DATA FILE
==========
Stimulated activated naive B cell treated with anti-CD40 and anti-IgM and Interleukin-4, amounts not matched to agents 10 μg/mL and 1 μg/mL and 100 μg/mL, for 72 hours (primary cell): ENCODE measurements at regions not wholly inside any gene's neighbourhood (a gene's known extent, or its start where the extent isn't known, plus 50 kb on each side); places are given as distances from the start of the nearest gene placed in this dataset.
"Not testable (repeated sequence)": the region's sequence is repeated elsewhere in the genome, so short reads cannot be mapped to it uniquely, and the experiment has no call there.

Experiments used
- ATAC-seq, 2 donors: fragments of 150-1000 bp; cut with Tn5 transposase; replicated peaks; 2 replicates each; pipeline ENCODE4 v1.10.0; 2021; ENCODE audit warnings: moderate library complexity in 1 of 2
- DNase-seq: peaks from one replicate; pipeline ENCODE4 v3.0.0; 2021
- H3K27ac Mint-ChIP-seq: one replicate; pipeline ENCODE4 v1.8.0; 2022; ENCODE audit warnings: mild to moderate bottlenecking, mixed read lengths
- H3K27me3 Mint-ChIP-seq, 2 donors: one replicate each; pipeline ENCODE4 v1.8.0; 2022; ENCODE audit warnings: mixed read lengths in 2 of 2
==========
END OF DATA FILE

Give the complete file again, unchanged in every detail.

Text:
Stimulated activated naive B cell treated with anti-CD40 and anti-IgM and Interleukin-4, amounts not matched to agents 10 μg/mL and 1 μg/mL and 100 μg/mL, for 72 hours (primary cell): ENCODE measurements at regions not wholly inside any gene's neighbourhood (a gene's known extent, or its start where the extent isn't known, plus 50 kb on each side); places are given as distances from the start of the nearest gene placed in this dataset.
"Not testable (repeated sequence)": the region's sequence is repeated elsewhere in the genome, so short reads cannot be mapped to it uniquely, and the experiment has no call there.

Experiments used
- ATAC-seq, 2 donors: fragments of 150-1000 bp; cut with Tn5 transposase; replicated peaks; 2 replicates each; pipeline ENCODE4 v1.10.0; 2021; ENCODE audit warnings: moderate library complexity in 1 of 2
- DNase-seq: peaks from one replicate; pipeline ENCODE4 v3.0.0; 2021
- H3K27ac Mint-ChIP-seq: one replicate; pipeline ENCODE4 v1.8.0; 2022; ENCODE audit warnings: mild to moderate bottlenecking, mixed read lengths
- H3K27me3 Mint-ChIP-seq, 2 donors: one replicate each; pipeline ENCODE4 v1.8.0; 2022; ENCODE audit warnings: mixed read lengths in 2 of 2